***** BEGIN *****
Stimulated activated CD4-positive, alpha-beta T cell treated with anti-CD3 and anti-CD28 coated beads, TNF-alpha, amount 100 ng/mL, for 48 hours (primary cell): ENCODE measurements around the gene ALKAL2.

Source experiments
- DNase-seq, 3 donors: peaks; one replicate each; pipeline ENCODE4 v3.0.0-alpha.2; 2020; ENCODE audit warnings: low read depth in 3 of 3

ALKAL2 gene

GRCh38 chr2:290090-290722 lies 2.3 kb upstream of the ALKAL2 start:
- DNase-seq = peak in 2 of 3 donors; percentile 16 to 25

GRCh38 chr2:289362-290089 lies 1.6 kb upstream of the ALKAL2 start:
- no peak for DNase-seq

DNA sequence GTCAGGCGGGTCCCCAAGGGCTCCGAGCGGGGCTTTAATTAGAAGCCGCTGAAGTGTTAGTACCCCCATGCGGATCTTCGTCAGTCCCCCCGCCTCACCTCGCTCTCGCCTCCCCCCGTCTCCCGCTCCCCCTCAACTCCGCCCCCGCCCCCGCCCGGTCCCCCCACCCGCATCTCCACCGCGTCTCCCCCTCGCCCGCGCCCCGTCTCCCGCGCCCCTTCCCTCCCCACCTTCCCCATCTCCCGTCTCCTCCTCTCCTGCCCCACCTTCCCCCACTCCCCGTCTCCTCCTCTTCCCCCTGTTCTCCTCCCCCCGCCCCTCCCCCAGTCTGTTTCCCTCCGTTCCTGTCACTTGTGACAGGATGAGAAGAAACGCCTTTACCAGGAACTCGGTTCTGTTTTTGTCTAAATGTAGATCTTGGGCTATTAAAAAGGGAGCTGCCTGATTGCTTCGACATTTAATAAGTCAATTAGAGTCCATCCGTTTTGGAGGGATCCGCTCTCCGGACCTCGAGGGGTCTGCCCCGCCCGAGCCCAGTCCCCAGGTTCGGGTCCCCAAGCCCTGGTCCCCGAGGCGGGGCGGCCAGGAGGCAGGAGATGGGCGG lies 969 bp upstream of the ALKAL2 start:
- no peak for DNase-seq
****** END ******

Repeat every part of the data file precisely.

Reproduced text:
Stimulated activated CD4-positive, alpha-beta T cell treated with anti-CD3 and anti-CD28 coated beads, TNF-alpha, amount 100 ng/mL, for 48 hours (primary cell): ENCODE measurements around the gene ALKAL2.

Source experiments
- DNase-seq, 3 donors: peaks; one replicate each; pipeline ENCODE4 v3.0.0-alpha.2; 2020; ENCODE audit warnings: low read depth in 3 of 3

ALKAL2 gene

GRCh38 chr2:290090-290722 lies 2.3 kb upstream of the ALKAL2 start:
- DNase-seq = peak in 2 of 3 donors; percentile 16 to 25

GRCh38 chr2:289362-290089 lies 1.6 kb upstream of the ALKAL2 start:
- no peak for DNase-seq

DNA sequence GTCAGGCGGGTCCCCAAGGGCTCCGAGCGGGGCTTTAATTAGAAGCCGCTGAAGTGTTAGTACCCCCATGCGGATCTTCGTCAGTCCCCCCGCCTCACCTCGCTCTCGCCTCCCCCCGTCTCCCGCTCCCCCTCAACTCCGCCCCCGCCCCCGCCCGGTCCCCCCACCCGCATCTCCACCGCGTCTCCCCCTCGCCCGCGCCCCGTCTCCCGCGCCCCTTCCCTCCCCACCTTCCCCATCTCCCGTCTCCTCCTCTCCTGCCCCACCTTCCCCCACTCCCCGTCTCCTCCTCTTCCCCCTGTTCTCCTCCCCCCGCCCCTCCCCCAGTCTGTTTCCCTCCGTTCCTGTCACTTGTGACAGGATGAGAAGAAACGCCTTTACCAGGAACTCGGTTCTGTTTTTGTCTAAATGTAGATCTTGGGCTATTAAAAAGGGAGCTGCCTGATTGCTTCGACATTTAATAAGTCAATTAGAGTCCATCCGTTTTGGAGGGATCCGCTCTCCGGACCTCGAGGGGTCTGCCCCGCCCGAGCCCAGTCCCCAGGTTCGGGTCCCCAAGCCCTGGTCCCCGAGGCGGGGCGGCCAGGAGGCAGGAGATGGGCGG lies 969 bp upstream of the ALKAL2 start:
- no peak for DNase-seq